It often happens to people who are new to fish keeping and find that sticking to a regular maintenance schedule soon becomes a chore and overwhelming.

Stress

Stress is bad for plecos (and all animals) for several reasons. First, it weakens their immune system, making them more susceptible to diseases. Second, it can cause plecos to stop eating, which can lead to malnutrition and further weaken their immune system.

Like any aquarium fish, stress can be caused by several factors, including but not limited to:

  • Poor water quality
  • Sudden changes in the water conditions (Temperature, ph, chemistry, etc.)
  • Aggression from other fish
  • Parasites

Injured Fish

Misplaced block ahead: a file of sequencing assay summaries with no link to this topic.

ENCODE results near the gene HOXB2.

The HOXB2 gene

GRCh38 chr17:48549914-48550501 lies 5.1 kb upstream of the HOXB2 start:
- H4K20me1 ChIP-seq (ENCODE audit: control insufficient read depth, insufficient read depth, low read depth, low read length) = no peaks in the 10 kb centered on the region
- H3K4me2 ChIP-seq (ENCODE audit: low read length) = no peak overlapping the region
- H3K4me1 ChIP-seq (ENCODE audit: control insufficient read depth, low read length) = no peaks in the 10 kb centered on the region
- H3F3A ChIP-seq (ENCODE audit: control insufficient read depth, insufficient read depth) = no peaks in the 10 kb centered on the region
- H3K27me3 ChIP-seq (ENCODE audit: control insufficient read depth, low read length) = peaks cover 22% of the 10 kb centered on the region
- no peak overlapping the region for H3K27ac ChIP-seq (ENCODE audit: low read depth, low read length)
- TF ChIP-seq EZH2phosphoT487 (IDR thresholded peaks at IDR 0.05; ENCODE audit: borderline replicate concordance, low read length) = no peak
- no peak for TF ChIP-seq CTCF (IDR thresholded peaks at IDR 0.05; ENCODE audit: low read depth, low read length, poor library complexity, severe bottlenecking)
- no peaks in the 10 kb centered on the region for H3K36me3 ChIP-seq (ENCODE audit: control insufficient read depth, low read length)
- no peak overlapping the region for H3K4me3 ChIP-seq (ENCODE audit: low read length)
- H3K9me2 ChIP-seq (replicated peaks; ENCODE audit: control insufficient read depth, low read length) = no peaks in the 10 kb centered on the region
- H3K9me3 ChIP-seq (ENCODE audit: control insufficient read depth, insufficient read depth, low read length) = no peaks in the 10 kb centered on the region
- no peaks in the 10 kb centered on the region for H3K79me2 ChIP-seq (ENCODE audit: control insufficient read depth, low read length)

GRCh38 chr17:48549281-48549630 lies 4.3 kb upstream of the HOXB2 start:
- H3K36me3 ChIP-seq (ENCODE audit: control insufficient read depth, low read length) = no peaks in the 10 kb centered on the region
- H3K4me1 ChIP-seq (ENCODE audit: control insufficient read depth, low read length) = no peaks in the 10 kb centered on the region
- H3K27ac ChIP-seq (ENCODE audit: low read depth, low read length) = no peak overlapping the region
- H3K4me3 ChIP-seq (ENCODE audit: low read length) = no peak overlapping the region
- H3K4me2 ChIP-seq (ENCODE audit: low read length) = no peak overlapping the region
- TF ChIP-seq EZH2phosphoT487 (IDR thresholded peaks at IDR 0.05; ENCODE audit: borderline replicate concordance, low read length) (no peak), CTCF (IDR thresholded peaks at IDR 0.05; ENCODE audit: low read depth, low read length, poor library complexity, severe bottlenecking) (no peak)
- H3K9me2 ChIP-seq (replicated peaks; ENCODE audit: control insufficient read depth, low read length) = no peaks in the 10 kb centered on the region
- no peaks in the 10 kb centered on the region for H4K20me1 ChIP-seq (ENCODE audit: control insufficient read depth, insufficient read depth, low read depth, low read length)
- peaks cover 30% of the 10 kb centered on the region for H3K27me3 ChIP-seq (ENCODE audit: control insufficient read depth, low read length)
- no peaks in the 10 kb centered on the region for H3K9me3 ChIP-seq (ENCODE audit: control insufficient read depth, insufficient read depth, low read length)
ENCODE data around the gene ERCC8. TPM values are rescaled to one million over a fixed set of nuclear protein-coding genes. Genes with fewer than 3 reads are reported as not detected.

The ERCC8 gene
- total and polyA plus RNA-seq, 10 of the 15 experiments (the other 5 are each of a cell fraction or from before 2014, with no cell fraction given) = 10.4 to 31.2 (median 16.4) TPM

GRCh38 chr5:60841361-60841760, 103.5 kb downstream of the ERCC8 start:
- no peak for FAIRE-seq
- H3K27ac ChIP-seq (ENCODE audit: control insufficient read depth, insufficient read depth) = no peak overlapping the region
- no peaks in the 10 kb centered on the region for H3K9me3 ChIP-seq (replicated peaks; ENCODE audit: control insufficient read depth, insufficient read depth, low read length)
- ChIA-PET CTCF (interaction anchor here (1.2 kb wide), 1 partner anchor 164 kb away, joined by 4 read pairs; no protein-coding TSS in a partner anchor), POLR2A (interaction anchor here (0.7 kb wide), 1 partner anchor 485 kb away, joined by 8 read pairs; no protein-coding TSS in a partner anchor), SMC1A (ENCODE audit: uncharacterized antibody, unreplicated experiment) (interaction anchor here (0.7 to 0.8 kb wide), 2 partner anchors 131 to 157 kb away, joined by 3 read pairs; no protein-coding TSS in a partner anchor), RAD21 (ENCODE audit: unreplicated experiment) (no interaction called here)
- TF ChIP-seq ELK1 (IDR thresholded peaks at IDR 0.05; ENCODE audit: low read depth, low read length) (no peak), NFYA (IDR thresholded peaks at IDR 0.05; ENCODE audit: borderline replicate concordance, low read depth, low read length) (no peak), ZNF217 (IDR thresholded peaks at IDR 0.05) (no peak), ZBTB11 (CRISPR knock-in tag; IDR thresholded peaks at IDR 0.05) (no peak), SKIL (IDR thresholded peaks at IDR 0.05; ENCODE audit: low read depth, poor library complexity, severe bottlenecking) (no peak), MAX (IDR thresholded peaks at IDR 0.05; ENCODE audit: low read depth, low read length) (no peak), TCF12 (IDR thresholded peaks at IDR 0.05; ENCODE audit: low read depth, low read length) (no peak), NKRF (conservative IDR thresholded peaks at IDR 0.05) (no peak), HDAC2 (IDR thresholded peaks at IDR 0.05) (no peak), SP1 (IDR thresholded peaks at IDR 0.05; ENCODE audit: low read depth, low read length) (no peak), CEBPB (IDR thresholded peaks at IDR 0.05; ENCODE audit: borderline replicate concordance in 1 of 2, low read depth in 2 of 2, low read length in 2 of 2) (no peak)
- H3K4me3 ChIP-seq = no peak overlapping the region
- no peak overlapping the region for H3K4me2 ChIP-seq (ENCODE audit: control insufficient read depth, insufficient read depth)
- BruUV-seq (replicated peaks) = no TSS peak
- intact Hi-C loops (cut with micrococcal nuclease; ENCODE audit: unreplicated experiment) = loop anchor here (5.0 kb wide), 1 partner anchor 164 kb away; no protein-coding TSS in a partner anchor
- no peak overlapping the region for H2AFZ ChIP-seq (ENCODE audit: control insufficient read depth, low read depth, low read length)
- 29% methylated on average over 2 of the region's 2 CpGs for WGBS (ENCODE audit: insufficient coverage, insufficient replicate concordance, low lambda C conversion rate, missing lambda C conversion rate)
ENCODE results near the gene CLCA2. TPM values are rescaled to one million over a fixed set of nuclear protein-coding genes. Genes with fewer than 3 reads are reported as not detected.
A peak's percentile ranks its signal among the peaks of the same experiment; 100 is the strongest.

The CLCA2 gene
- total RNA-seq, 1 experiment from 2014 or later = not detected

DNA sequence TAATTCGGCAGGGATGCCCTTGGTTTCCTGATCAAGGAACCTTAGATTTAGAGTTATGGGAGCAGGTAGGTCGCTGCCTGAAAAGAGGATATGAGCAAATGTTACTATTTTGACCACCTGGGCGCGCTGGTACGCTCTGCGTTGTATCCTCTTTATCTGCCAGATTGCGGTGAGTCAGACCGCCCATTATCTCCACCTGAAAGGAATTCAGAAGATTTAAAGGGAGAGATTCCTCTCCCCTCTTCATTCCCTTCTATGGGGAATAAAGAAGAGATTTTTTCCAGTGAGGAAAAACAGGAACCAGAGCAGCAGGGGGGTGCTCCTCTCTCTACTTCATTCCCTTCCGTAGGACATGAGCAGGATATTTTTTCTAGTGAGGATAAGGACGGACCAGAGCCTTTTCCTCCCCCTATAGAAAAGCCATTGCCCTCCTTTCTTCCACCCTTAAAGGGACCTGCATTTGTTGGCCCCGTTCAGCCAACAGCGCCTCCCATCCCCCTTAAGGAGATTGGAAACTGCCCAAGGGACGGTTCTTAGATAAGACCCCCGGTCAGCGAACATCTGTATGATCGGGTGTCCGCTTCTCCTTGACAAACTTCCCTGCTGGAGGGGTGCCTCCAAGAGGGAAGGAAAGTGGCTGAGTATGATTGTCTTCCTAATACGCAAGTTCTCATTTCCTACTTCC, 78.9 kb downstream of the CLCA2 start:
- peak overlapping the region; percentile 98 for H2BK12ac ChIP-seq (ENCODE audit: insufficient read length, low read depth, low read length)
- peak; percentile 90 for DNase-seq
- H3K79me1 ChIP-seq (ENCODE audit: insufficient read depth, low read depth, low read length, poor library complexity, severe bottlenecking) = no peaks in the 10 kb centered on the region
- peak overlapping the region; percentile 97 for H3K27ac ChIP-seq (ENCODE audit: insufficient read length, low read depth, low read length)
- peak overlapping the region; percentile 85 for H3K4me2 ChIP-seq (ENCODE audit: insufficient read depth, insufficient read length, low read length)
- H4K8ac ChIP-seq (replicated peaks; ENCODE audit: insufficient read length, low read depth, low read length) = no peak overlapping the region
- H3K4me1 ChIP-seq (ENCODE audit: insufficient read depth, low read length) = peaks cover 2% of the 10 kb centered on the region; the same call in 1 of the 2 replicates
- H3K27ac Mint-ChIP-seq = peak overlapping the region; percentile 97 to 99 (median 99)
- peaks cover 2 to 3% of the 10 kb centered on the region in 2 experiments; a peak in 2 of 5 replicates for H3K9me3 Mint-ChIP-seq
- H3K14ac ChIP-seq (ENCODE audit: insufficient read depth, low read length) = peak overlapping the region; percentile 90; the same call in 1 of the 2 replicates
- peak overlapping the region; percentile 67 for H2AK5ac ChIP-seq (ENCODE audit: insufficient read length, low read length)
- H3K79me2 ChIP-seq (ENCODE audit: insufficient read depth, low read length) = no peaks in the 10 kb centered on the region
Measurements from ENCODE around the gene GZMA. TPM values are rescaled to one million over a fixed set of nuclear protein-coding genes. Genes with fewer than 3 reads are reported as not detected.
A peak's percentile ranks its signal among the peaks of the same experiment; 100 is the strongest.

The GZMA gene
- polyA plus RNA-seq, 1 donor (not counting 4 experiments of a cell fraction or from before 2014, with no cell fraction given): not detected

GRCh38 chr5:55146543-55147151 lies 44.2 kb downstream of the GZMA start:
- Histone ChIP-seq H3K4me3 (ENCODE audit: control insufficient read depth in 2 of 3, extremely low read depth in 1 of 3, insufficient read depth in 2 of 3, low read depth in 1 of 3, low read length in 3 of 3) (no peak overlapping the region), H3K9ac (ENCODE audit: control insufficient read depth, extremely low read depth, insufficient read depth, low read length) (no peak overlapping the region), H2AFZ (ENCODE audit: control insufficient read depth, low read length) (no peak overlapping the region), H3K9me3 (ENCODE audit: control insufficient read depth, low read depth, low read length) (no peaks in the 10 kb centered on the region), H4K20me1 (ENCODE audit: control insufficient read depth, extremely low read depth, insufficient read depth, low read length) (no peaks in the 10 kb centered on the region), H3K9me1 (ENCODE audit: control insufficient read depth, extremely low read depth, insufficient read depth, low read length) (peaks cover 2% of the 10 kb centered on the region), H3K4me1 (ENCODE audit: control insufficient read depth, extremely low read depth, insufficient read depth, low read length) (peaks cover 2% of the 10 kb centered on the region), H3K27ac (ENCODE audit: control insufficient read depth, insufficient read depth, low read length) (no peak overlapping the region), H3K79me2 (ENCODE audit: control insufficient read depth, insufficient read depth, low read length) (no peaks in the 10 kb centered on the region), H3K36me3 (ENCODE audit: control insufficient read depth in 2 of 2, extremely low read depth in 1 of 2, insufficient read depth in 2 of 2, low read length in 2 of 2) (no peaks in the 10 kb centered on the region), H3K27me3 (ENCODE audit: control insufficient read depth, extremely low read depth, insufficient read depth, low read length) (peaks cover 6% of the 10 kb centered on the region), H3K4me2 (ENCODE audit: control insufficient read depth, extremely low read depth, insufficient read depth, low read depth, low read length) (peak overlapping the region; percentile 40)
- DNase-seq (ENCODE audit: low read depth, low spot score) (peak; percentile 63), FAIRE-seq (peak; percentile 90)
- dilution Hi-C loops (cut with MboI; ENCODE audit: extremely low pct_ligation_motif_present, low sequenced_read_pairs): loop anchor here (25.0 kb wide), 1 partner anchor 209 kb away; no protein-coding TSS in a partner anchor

Any physical damage to the pleco’s skin, fins, or mouth provides an entry point for fungal spores to enter and cause an infection.

Here are some many common injuries that plecos may suffer:

  • Scraping against the aquarium gravel or decorations
  • Getting nipped by other fish
  • Fighting and predation

Nutrient Deficiencies

As a bottom dwellers, plecos are often neglected and do not receive a well-rounded diet. This can lead to malnutrition and a weakened immune system, which makes them not healthy enough to fight off diseases. 

Infected Eggs

If your Plecostomus is infected with white fungus in a breeding tank, the eggs could be infected by fungi, especially these damaged and infertile eggs. They can then spread to other healthy eggs in the tank and infect them.

Since these bottom-dwelling fish are opportunists and may eat these eggs, this often occurs among community tanks with a pair of breeding fish.

Fancy Guppies and Mollies